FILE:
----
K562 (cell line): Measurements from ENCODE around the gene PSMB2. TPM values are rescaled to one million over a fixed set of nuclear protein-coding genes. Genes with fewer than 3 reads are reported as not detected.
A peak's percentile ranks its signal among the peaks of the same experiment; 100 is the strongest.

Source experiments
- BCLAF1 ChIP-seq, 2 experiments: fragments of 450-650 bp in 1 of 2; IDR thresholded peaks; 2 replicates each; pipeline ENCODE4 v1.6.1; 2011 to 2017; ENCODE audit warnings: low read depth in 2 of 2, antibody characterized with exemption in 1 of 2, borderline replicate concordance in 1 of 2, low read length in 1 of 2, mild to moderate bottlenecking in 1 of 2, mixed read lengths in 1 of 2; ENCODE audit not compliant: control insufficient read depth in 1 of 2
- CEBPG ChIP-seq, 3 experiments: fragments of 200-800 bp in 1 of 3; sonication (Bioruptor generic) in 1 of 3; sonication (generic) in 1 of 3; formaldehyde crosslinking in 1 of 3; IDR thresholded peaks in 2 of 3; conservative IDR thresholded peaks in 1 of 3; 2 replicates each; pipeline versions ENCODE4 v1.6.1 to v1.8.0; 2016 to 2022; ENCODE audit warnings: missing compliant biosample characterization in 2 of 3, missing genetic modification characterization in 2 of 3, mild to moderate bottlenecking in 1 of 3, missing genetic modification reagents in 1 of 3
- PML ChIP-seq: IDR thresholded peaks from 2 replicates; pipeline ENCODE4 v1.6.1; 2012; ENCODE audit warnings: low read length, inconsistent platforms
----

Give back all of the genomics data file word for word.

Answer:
K562 (cell line): Measurements from ENCODE around the gene PSMB2. TPM values are rescaled to one million over a fixed set of nuclear protein-coding genes. Genes with fewer than 3 reads are reported as not detected.
A peak's percentile ranks its signal among the peaks of the same experiment; 100 is the strongest.

Source experiments
- BCLAF1 ChIP-seq, 2 experiments: fragments of 450-650 bp in 1 of 2; IDR thresholded peaks; 2 replicates each; pipeline ENCODE4 v1.6.1; 2011 to 2017; ENCODE audit warnings: low read depth in 2 of 2, antibody characterized with exemption in 1 of 2, borderline replicate concordance in 1 of 2, low read length in 1 of 2, mild to moderate bottlenecking in 1 of 2, mixed read lengths in 1 of 2; ENCODE audit not compliant: control insufficient read depth in 1 of 2
- CEBPG ChIP-seq, 3 experiments: fragments of 200-800 bp in 1 of 3; sonication (Bioruptor generic) in 1 of 3; sonication (generic) in 1 of 3; formaldehyde crosslinking in 1 of 3; IDR thresholded peaks in 2 of 3; conservative IDR thresholded peaks in 1 of 3; 2 replicates each; pipeline versions ENCODE4 v1.6.1 to v1.8.0; 2016 to 2022; ENCODE audit warnings: missing compliant biosample characterization in 2 of 3, missing genetic modification characterization in 2 of 3, mild to moderate bottlenecking in 1 of 3, missing genetic modification reagents in 1 of 3
- PML ChIP-seq: IDR thresholded peaks from 2 replicates; pipeline ENCODE4 v1.6.1; 2012; ENCODE audit warnings: low read length, inconsistent platforms